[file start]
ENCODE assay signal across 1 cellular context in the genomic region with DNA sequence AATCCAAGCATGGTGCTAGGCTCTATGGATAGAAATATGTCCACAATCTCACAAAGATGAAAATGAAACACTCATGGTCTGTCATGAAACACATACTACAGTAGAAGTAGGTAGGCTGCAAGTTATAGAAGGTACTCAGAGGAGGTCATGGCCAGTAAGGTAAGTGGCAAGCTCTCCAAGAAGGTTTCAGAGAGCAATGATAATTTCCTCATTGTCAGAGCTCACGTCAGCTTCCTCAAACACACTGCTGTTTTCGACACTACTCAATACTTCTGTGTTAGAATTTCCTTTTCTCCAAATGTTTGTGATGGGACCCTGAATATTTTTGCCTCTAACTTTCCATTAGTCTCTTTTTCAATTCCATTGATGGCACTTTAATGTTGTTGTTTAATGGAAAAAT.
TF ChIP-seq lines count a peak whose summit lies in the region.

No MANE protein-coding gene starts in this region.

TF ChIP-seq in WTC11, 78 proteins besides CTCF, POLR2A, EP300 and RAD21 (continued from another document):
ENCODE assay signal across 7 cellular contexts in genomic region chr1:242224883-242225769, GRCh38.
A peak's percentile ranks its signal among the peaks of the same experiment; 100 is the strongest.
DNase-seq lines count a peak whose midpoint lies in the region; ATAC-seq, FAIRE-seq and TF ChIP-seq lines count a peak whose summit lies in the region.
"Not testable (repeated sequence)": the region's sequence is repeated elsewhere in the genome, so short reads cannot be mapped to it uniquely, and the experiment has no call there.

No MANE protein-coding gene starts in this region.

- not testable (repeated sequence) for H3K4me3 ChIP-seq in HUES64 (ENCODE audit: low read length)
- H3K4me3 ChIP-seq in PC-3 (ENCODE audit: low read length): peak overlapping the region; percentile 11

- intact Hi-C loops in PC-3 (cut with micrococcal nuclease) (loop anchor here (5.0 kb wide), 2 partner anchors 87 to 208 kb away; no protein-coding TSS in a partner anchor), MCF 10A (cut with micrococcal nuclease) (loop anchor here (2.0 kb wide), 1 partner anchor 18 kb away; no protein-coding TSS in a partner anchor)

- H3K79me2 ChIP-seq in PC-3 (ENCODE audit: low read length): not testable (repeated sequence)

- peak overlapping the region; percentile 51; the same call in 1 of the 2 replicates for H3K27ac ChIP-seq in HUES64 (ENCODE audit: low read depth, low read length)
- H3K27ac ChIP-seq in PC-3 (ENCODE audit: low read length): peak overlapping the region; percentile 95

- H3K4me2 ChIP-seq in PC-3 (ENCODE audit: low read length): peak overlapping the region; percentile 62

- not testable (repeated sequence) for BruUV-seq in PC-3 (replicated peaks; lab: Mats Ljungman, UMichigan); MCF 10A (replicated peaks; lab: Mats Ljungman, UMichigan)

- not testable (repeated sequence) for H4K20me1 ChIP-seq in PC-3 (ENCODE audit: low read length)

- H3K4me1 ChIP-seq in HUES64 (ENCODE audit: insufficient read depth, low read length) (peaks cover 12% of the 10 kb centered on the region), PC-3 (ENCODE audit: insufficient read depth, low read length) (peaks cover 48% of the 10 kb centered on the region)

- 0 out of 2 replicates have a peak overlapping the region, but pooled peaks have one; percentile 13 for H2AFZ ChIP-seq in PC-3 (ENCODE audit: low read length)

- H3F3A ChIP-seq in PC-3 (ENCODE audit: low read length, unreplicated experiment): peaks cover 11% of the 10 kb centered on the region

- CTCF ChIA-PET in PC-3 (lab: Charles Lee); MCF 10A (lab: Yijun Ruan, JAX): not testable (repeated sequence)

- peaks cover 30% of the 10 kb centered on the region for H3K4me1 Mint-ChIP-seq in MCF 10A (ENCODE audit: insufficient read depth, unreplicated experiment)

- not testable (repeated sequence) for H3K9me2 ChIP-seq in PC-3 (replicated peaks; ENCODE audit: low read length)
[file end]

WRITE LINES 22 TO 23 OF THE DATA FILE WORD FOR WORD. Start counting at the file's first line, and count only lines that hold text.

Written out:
- CTCF ChIA-PET in PC-3 (lab: Charles Lee); MCF 10A (lab: Yijun Ruan, JAX): not testable (repeated sequence)

- peaks cover 30% of the 10 kb centered on the region for H3K4me1 Mint-ChIP-seq in MCF 10A (ENCODE audit: insufficient read depth, unreplicated experiment)